Unlike formal lectures, most presentations benefit from group participation. The most frequently used technique to enourage dialogue is the phrase “Any questions?”
Imagine this scenario:
- You finish up a point and proclaim “Are there any questions?”
- People raise their hands and ask a few.
- You answer and move on.
For the most part, you have fulfilled the unspoken contract between speaker and audience to provide opportunities for interaction. Groups expect to be able to ask questions, make comments or just show off among their peers.
But what happens to the answers you provide? Where do they go? Frequently, they only become part of a one-on-one dialogue, with presenters fending off concerns that satisfy only one individual at a time.
Now picture this scenario:
- You say “Any questions?”
- Someone raises their hand and asks a question.
- You write the question on a flip chart and ask the group to think about it before providing an answer.
What have you done? Fundamentally, you’ve shifted the focus of the dialogue. It’s no longer one-on-one but an opportunity for the entire group to reflect and better participate in the answer. But what if the question is not relevant to the group? What if it’s just a private concern? Well, why are you spending time on it in the first place?
Point #1: The flip chart will keep you honest
Presenters are expected to be good listeners. In reality, we’re like everyone else in the room, thinking about what’s for lunch or who we need to call on the break. Using the flip chart forces us to be better listeners because writing down a point requires translating an idea for everyone. The questions and comments then become accessible to the entire group.
If you can’t find a reason to broaden a question or comment for the larger group, maybe you shouldn’t be spending time on it in the first place.
Point #2: The flip chart helps you handle difficult situations
Imagine you’re having a verbal exchange with a participant and they won’t let it go. You need to move on but don’t want to be rude and interrupt. Adding to your difficulty is this person doesn’t take a breath. What can you do?
Walk over to the flip chart and turn pages one-by-one back to the agenda. (Assuming you wrote down an agenda) Everyone will be wondering what you’re doing. When the blue in the face participant takes a breath, do one of three things:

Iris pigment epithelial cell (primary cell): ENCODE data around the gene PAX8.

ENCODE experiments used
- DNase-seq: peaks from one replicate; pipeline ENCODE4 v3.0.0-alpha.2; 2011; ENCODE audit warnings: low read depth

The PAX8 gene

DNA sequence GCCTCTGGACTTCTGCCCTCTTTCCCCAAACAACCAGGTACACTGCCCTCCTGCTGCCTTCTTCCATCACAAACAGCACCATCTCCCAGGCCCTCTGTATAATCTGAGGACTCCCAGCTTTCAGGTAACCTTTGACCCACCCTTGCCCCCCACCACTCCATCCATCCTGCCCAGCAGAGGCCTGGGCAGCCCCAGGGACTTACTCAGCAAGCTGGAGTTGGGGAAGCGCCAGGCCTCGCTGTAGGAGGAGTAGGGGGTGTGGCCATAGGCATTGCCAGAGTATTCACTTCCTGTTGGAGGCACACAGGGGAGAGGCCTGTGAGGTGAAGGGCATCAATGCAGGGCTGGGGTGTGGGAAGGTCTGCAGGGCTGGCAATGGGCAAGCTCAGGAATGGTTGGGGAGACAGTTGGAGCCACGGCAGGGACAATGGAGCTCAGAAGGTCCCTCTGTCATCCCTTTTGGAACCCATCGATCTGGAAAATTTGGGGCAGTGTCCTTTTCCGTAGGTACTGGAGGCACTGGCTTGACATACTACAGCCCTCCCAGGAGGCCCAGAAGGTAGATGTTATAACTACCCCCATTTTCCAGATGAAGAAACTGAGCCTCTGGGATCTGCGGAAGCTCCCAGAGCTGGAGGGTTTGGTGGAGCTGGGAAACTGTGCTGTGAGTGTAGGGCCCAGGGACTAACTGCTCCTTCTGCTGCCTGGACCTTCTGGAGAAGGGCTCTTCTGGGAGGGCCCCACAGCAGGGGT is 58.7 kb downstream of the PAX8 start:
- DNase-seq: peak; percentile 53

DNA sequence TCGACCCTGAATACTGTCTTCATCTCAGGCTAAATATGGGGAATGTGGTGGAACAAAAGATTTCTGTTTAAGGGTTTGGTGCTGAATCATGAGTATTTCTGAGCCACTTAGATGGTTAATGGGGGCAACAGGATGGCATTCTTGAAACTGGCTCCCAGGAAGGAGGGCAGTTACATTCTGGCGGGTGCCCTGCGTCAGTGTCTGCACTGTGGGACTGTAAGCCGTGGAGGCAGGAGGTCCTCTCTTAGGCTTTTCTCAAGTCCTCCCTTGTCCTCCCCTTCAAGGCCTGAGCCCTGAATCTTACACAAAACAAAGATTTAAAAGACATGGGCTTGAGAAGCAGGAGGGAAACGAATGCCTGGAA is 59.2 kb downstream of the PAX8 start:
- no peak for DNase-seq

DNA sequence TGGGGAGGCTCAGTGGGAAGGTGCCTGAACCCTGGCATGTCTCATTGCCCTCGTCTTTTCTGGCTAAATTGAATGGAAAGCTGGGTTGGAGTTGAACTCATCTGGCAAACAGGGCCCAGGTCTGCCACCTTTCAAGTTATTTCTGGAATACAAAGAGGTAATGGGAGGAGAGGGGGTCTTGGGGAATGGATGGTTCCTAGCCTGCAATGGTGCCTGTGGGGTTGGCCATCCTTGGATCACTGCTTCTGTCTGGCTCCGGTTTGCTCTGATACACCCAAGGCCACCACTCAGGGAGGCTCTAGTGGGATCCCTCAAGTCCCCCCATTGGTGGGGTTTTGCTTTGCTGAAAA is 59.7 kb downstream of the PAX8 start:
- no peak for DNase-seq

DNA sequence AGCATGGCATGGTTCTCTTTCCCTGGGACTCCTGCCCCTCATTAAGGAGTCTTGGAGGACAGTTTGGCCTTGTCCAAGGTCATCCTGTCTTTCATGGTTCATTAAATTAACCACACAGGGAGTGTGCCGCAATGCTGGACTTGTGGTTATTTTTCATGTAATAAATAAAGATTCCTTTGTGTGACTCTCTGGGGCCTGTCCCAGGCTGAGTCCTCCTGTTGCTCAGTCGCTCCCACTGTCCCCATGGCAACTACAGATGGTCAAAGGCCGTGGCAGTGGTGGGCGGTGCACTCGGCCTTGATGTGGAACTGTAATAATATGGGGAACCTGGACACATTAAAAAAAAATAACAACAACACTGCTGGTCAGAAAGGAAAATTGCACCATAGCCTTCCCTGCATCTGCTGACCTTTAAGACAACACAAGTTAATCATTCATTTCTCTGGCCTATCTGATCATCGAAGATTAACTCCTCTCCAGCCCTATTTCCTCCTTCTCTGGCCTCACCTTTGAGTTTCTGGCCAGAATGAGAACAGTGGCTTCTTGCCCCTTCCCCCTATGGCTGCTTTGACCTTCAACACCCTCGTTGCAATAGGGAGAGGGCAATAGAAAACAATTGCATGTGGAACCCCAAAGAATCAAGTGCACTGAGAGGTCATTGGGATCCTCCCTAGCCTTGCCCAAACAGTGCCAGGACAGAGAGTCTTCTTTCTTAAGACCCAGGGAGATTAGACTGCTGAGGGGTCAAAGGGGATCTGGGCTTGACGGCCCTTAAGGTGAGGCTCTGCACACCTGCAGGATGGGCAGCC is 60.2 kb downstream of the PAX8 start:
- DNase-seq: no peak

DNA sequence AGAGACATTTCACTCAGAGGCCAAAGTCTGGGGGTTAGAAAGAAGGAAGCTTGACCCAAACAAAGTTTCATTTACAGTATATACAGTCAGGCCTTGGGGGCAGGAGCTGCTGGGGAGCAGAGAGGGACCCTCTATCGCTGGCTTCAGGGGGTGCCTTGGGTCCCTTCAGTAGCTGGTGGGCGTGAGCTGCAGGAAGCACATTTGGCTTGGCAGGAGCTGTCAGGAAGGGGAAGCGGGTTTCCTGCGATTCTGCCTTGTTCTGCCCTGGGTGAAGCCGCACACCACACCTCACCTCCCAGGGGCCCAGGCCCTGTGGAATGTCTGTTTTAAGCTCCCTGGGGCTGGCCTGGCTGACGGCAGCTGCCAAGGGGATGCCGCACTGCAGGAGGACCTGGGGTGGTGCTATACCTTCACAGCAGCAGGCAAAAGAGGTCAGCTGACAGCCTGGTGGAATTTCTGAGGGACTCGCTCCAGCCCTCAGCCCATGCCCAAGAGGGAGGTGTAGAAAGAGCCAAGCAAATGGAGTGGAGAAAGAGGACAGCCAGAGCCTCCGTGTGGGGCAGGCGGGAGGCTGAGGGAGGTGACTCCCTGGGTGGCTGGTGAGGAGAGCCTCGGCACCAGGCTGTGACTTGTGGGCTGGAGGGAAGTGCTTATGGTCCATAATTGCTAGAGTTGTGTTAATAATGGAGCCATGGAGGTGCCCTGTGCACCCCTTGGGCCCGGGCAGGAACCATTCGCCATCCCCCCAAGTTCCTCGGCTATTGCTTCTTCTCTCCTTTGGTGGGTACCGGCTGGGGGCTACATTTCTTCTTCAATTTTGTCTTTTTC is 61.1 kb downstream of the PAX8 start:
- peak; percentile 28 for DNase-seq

- Relate what they’re saying to a topic you’re discussing later.
- Repeat their statement and point out that it’s not part of the agenda.
- Thank them for their comment and move on.
Your non-verbal action (flipping pages) tells everyone you’re about to do something different. You’re asserting your right to regain control of the conversation in a respectful way. I’ve even flipped to blank pages with no plan except to let people know it’s time to move on. It works.
Point #3: The flip chart takes the attention off you and puts it on the subject matter
For presenters who are uncomfortable with eyes continuously watching their every move, using the flip chart can alleviate this problem. Try this simple technique at the beginning of your next talk.
Write the following three things on a flip chart before the session begins:
- Your name
- Your role or position
- What you hope to accomplish
At the beginning of the presentation, ask people to introduce themselves and answer the three questions. Watch their eyes as they introduce themselves. They will repeatedly look back to the chart, referencing their response to what they’re reading. The flip chart becomes an aid for your participants to speak out. Once you observe how this helps facilitate better dialogue between you and the group, you’ll be inclined to do it more frequently.
In conclusion, flip-charts are everywhere. They’re mobile, they help focus your group’s attention and can be used in situations where you want to regain control. Get used to this low tech tool and you’ll never go back to doing your presentation alone again.
Webster's defines facilitation as "To make easy and less difficult" or "Help bring about".
I would define the facilitation experience as "The act of taking people through a group process with clearly defined outcomes, while encouraging participation and a group commitment to meaningful results." What are five elements that impact the quality of the facilitation experience?
- Understand your audience — Too often meetings are convened without any knowledge of what expectations people bring to the discussion. The impact is that there is too much focus on the agenda rather than what would be an effective use of the group's time. Shifting your focus to the groups concerns will increase the chance that people will participate more fully, be interested in the topic, and get value from the dialogue. One simple way to learn about your group is to send out an email with your proposed agenda and ask what concerns are they bringing to the discussion.
- Clearly articulate your purpose and intended outcomes — A very important shift in your planning is to articulate a purpose statement and intended outcomes for the discussion. You should be able to tell the group: "Our purpose today is … and this is what I hope to accomplish." This requires stepping back from what you often think is the purpose (getting through your agenda) and identify more of an umbrella statement that reflects outcomes you hope to achieve.
- Balance your role — Ideally, you'll engage everyone just enough and at the right points so the group can self-generate a dialogue. The challenge is to continually balance when to stir things up and when to quietly observe. You keep this focus by remembering where the real value lies, that is; what your group has to say is more important than what you know.